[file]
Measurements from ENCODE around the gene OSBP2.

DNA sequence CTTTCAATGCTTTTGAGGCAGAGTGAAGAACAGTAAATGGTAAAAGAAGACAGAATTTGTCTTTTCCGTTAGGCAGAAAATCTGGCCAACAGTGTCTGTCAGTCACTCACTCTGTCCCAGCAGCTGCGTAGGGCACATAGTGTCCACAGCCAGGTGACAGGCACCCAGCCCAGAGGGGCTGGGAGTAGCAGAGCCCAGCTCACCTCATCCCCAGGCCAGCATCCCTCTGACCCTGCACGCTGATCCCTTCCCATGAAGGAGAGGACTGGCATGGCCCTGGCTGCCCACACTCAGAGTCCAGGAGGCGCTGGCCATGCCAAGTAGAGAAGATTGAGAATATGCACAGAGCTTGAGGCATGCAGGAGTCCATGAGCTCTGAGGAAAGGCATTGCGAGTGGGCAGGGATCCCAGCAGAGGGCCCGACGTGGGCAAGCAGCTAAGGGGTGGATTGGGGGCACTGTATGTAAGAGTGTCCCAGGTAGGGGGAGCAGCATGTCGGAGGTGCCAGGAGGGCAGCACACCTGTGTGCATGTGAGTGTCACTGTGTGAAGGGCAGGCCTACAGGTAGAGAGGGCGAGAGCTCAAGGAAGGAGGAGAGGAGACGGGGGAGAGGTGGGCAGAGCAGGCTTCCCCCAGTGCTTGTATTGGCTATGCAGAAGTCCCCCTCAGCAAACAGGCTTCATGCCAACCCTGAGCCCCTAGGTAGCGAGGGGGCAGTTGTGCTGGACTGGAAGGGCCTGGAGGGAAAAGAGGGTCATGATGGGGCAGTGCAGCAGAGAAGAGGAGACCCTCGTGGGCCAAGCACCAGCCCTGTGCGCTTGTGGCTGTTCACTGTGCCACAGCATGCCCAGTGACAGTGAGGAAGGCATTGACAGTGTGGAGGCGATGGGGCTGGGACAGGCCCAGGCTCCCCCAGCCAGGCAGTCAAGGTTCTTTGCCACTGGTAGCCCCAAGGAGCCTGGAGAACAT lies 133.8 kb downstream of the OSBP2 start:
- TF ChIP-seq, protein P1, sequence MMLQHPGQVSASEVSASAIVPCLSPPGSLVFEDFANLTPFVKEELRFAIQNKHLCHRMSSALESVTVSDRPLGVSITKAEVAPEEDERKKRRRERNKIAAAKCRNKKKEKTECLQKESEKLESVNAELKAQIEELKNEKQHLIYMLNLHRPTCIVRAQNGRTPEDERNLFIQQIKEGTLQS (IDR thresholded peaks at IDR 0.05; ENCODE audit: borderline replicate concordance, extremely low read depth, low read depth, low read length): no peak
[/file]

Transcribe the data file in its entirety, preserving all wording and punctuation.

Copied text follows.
Measurements from ENCODE around the gene OSBP2.

DNA sequence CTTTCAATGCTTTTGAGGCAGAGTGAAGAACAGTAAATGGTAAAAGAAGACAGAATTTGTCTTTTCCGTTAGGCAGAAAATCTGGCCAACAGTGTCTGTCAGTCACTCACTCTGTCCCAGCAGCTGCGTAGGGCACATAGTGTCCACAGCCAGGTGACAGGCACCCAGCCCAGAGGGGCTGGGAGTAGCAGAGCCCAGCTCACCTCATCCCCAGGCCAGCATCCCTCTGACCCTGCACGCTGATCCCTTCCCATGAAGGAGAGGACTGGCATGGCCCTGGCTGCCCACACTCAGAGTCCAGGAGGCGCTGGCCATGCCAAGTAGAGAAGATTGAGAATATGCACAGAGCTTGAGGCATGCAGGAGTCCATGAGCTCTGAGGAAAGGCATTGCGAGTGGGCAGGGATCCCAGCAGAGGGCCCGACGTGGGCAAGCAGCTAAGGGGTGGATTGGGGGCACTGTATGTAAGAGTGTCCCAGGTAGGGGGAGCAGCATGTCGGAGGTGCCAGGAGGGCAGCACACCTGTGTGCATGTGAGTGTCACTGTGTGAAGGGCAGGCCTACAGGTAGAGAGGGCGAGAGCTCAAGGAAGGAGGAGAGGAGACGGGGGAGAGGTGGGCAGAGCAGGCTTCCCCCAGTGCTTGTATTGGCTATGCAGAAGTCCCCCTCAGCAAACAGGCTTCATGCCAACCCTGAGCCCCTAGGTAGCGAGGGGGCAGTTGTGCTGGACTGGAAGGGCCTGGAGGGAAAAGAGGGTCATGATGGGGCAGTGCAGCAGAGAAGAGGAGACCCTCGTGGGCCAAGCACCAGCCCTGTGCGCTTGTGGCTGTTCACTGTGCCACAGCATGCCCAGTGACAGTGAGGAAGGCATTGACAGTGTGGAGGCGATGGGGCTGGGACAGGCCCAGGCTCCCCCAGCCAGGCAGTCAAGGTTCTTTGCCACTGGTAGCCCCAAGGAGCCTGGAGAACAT lies 133.8 kb downstream of the OSBP2 start:
- TF ChIP-seq, protein P1, sequence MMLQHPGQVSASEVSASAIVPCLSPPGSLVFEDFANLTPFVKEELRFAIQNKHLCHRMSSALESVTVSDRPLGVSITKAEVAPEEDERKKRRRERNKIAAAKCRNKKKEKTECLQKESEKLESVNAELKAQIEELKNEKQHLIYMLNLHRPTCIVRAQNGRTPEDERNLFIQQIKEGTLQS (IDR thresholded peaks at IDR 0.05; ENCODE audit: borderline replicate concordance, extremely low read depth, low read depth, low read length): no peak